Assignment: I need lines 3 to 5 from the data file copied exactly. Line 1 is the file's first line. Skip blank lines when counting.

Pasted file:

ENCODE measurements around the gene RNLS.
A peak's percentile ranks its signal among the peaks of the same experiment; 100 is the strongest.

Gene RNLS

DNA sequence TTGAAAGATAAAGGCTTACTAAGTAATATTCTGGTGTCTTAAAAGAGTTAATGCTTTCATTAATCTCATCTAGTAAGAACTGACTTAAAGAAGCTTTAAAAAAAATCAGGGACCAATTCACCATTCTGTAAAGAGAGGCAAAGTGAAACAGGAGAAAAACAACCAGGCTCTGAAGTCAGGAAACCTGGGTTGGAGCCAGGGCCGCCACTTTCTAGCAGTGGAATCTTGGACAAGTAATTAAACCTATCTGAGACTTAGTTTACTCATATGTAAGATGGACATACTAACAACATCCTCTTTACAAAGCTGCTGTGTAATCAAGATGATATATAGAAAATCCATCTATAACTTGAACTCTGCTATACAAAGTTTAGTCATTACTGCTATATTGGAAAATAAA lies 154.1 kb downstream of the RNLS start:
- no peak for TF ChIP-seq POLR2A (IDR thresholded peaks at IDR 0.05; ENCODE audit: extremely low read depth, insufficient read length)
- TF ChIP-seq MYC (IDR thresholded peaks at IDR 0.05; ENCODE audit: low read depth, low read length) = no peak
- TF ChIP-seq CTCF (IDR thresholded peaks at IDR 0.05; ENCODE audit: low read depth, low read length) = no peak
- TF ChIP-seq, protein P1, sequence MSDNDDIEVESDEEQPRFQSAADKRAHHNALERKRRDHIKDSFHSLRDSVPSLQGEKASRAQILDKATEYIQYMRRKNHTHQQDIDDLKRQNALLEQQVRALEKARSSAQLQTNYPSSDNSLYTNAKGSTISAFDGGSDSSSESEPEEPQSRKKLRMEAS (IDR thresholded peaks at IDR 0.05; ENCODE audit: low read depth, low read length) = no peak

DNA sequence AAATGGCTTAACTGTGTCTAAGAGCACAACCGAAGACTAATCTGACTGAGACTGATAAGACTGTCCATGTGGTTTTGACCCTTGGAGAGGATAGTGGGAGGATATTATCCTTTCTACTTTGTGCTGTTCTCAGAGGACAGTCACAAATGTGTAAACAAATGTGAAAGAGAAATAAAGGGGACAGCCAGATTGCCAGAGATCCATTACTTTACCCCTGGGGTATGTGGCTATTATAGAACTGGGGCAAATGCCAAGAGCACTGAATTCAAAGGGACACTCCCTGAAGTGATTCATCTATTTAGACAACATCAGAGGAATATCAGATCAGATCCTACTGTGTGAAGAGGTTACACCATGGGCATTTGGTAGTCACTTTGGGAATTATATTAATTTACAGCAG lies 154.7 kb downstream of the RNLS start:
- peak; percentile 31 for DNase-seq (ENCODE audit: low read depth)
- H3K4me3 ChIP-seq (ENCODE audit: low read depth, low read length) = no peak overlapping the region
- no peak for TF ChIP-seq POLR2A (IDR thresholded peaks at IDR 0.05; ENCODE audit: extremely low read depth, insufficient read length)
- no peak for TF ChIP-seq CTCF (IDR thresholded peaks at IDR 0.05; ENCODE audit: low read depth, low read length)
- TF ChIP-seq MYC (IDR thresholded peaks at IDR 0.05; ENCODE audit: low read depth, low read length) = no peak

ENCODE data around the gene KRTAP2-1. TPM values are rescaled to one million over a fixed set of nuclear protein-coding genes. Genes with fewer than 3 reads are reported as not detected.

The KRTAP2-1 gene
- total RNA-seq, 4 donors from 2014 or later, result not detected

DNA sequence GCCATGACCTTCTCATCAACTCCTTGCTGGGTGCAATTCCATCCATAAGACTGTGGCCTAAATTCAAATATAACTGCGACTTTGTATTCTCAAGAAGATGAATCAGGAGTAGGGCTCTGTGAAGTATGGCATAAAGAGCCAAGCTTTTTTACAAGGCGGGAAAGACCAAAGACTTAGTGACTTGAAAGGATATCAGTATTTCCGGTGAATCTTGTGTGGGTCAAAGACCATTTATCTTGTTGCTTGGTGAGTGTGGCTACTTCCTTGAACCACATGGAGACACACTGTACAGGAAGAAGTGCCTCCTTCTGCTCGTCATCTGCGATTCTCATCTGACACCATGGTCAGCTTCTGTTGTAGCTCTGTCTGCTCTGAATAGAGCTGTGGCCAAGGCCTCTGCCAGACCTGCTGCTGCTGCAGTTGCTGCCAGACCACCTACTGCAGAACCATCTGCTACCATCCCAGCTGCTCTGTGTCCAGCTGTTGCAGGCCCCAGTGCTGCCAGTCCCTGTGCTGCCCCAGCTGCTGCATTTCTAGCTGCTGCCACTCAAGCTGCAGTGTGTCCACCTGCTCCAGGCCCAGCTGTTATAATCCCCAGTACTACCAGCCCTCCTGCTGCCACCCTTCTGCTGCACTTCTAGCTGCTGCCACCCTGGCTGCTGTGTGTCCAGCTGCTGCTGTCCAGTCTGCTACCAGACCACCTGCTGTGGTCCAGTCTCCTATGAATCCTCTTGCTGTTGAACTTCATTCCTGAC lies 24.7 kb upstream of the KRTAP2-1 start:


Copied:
Gene RNLS

DNA sequence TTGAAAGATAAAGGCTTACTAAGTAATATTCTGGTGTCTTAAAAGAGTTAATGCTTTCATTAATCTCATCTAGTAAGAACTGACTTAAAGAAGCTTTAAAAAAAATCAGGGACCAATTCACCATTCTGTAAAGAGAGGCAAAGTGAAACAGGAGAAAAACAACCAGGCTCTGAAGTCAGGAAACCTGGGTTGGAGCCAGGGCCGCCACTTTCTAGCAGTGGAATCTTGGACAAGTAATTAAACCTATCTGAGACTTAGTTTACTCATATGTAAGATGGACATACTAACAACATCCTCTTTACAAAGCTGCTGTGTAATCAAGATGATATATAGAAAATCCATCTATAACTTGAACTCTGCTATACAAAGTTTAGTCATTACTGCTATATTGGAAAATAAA lies 154.1 kb downstream of the RNLS start:
- no peak for TF ChIP-seq POLR2A (IDR thresholded peaks at IDR 0.05; ENCODE audit: extremely low read depth, insufficient read length)